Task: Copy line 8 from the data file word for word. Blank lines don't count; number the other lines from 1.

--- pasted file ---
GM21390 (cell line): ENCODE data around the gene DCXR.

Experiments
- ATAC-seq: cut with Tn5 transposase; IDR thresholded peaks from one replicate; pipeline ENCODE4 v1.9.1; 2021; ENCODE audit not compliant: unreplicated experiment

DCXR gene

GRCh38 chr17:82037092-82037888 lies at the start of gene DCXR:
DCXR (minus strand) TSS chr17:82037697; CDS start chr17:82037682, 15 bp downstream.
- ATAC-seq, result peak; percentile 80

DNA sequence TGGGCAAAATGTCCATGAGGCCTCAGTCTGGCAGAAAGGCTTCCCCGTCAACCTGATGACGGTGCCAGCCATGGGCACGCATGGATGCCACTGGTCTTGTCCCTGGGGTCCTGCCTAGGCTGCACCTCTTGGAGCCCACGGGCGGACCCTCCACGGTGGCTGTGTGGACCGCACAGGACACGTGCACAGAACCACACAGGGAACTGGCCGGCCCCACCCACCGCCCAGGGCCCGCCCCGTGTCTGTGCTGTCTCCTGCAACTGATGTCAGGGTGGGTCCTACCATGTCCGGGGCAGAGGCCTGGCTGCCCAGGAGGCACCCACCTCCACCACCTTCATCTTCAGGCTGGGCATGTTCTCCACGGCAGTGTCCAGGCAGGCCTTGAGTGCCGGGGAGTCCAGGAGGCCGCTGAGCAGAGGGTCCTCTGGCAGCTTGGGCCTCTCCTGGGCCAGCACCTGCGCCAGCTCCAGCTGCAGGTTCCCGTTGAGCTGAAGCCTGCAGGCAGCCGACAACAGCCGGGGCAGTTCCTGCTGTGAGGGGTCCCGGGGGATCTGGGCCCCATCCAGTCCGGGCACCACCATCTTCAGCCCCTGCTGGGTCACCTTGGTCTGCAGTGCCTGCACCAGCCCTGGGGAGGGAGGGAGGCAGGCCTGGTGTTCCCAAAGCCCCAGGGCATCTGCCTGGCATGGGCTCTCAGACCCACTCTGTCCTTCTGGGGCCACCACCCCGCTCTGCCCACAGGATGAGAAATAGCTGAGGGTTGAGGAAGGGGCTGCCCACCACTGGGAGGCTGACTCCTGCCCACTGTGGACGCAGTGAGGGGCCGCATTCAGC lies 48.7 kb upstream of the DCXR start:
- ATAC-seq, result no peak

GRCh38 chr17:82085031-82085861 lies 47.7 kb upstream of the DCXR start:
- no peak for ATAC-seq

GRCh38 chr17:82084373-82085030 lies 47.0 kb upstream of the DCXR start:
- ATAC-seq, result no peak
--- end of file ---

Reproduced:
DNA sequence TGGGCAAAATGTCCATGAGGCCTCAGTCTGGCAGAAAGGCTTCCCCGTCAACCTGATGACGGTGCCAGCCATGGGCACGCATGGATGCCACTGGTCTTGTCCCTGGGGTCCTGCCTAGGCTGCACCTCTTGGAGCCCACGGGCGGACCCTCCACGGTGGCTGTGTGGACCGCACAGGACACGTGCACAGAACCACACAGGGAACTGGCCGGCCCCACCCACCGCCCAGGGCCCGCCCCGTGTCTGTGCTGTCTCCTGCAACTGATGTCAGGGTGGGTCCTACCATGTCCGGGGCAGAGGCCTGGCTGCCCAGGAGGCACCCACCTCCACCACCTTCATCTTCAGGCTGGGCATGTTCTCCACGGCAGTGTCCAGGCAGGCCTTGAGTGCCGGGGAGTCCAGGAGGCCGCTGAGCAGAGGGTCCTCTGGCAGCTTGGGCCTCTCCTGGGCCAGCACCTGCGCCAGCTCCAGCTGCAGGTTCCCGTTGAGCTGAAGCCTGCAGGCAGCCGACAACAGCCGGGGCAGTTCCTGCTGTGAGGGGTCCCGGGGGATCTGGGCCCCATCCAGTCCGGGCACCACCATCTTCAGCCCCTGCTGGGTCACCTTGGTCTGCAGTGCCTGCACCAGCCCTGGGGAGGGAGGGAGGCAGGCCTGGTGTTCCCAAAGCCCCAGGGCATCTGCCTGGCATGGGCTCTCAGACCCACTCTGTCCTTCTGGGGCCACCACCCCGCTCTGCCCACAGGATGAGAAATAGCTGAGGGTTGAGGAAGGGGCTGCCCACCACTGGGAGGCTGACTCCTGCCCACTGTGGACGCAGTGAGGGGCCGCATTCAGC lies 48.7 kb upstream of the DCXR start: